Usually when "video games" and "depression" show up in a sentence together, there's a research team trying to prove that playing video games causes or at least correlates with depression, especially in kids and teens.
This time, however, the news is much more positive: at least one video game out there, it seems, can actually help fight depression. A research team in New Zealand has created a fantasy game explicitly designed to help teenagers combat depression, and so far, results look promising.
The game is called SPARX, an acronym standing for "Smart, Positive, Active, Realistic, X-factor thoughts." Each level of the game teaches a well-known theraputic or coping skill, much as classic talk therapy would. One level teaches problem-solving skills, while another has the player literally shooting down negative and self-defeating thoughts and ideas.
Teens in the program who played SPARX turned out to be significantly more likely to see their depression ebb than the teens who participated in standard therapy. 26% of the participants in traditional care had their depression go into remission during the study, but among the teens who played the game, the percentage jumped to 44%.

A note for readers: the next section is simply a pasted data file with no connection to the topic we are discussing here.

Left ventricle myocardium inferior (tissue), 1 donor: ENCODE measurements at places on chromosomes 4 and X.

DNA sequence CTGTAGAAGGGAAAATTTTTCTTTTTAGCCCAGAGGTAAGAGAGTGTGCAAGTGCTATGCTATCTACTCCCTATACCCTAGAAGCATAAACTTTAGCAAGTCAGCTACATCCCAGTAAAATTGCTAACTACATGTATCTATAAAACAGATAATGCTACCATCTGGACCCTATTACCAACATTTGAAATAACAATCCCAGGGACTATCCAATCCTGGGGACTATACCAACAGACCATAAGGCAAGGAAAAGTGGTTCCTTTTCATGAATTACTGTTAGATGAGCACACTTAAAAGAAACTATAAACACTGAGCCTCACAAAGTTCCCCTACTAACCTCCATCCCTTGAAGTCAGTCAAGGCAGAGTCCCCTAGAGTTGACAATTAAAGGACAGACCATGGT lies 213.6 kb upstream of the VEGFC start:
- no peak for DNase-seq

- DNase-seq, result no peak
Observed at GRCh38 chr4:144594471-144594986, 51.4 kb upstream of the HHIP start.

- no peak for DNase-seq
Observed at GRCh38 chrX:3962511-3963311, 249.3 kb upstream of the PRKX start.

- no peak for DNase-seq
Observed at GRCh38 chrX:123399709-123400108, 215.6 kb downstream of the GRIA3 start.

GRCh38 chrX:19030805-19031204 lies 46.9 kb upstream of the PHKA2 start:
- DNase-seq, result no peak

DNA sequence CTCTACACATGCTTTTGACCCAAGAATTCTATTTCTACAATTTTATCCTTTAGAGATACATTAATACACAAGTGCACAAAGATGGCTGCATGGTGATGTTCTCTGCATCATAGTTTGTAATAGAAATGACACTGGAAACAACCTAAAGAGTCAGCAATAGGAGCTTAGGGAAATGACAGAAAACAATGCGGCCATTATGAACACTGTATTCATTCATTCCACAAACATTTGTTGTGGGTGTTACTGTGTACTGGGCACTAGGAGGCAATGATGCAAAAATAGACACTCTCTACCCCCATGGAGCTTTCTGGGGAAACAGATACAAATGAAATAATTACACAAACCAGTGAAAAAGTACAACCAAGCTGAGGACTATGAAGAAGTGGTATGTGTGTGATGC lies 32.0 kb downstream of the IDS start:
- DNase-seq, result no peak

The researchers working with with SPARX explained that the success of the game in treating teenagers' depression may be significantly magnified because of its potential wide reach. Roughly 80% of teenagers fighting depression, they say, never receive treatment. But the game requires neither active supervision, nor discussing problems aloud with an adult. That means that SPARX or another game like it could be a relief both on financial resources (which have limits) and on teenage embarrassment (which is infinite).
This isn't the first study to find that certain kinds of games can be effective treatments for depression. Roughly a year ago, researchers at East Carolina University found that mainstream casual games like Bejeweled could also potentially be effective in treating and reducing symptoms of depression. Similarly, other serious games focused on education and visualization have proven promising in helping treat severe physical illness in kids, as well as mental illness.
(Top photo: Flickr user Tjook)